-A simple hex map
-A bag of small rocks
-Two dozen tiny plastic dinosaurs
-Two 20-sided dice
-Nine six-sided dice
-100 poker chips
Deme‘s trial form is just about ready to emerge—marsupial-like—to finish its gestation outside the warm pouch of my imagination. Since its dramatic overhaul last year, the core concept has been consistent: a hex-grid tactical strategy game based on species interactions instead of the more traditional trappings of medieval fantasy and/or giant robot warfare.
The items listed above are the physical components for the game. Why tiny plastic dinosaurs? Because dinosaurs were the tiny plastic things Fred Meyer had on sale. At this early phase, it would be great to have a range of custom figurines to give the game any aesthetic properties I want, but ain’t nobody got time for that.*
This is prototyping, and if dinosaurs I have, dinosaurs I will use. The game, mind you, is not necessarily about dinosaurs. As a game, it is not necessarily about anything. I will tell people that a roll of the dice is a charge by a predator and a poker chip of a certain color is energy derived from food or an abstract representation of health. The dice roll could just as easily be a cavalry charge and the poker chips rubies, maps or small dogs. The elements that are most arbitrary are, in this case, perhaps the most important.
I’ll give you a personal example. When World War II first-person shooter games first became “a thing” with franchises like Call of Duty and Medal of Honor, I was a little put off. Making a game out of a real and recent conflict that caused so much lasting destruction and pain seemed crass… until I played a few titles. In most cases, the subject matter was handled with a level of respect and honesty I hadn’t expected, and much of that honesty was the recognition that this game is not like what happened, and no game ever could be. A game need not be instructive or technically realistic to spark interest and facilitate learning.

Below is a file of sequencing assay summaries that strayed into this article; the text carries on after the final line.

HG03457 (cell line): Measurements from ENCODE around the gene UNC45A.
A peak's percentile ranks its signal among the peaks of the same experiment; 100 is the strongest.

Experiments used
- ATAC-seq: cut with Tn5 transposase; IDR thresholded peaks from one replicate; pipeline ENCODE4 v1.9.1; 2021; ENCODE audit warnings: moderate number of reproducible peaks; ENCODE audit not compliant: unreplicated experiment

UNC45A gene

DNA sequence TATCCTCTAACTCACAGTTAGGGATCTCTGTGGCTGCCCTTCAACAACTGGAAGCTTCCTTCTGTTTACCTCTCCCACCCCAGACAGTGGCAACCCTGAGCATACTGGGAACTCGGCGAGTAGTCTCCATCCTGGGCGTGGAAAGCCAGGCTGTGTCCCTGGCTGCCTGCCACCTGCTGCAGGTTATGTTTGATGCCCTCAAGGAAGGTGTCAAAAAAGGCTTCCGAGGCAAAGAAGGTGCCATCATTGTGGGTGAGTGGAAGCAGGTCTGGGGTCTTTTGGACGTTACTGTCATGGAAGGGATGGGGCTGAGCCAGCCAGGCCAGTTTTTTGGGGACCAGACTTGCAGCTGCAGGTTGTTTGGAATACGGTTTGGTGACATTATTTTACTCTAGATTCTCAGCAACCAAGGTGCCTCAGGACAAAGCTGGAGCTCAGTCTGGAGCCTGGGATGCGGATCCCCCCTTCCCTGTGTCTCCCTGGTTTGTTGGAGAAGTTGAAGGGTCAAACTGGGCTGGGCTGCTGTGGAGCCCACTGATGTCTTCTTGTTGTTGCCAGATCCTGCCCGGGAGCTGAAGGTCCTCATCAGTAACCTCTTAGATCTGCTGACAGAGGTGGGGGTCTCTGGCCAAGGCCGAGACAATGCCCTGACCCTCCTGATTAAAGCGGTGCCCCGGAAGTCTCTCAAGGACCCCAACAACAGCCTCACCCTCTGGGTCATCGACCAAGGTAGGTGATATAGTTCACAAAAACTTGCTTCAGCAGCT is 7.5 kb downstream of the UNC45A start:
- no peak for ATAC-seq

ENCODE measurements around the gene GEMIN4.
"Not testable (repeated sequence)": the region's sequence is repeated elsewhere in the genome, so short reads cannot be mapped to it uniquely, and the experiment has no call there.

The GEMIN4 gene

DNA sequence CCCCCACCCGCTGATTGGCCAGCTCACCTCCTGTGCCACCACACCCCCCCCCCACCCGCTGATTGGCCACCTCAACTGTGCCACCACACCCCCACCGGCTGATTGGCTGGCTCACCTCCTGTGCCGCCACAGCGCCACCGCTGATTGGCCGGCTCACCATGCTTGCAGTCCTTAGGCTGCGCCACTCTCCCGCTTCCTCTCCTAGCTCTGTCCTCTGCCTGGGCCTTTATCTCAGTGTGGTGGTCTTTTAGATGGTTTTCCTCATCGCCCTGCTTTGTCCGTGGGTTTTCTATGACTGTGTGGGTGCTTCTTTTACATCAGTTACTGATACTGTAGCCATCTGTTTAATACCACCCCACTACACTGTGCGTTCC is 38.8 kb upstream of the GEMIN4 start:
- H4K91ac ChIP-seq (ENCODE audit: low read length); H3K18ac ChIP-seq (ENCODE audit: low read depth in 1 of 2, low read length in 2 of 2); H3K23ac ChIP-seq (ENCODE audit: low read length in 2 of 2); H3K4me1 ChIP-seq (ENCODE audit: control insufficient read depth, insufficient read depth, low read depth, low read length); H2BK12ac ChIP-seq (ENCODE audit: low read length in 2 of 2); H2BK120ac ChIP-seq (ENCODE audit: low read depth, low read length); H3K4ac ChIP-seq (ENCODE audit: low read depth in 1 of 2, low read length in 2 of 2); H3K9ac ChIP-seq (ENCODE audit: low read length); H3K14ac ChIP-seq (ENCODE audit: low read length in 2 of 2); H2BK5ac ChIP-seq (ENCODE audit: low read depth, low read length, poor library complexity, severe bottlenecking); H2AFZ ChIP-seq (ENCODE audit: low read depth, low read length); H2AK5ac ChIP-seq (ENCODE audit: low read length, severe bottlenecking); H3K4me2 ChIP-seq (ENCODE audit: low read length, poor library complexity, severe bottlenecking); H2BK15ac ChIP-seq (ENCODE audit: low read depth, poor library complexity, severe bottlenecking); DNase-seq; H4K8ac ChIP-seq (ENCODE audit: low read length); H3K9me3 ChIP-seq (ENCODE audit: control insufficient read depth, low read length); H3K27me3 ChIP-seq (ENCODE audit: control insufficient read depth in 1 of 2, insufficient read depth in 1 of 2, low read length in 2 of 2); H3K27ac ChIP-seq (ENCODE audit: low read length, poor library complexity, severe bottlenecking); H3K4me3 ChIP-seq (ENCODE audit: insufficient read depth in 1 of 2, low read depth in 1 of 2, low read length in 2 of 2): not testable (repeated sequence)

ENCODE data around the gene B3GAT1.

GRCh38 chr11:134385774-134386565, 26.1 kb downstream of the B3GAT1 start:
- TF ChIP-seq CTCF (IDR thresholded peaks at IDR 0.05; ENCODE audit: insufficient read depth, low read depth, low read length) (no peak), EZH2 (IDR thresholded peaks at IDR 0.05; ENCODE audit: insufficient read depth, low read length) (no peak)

In basic mechanical terms, a historical shooter is very similar to a gonzo sci-fi shooter like Doom. The difference is in presentation—what we’ve decided the game is about. Doom, while challenging and entertaining, never left me thinking about anything of great human significance afterward. The Call of Duty franchise left me thinking of the reality behind its narrative.
The games were not meant to recreate the experience of war, but to let us talk about it. The cliché health packs and other FPS conventions, rather than appearing cheap and “unrealistic,” served as reminders that this was play—a safe, interactive diorama of something significant and terrible worth remembering. I found myself researching the Battle of Stalingrad and the human consequences of war for weeks after playing. I’d call that a free-choice learning outcome, and from a big-budget “recreational” game at that.
*Speaking naturally in front of a camera, especially following a stressful situation, takes a lot of courage. I think the funny thing about this video is not how Sweet Brown talks—though it’s often presented that way—but the fact that she nonchalantly lays bare and discards our unspoken expectations about how one speaks to a news crew, just by acting like a regular person. I have a huge amount of respect for that.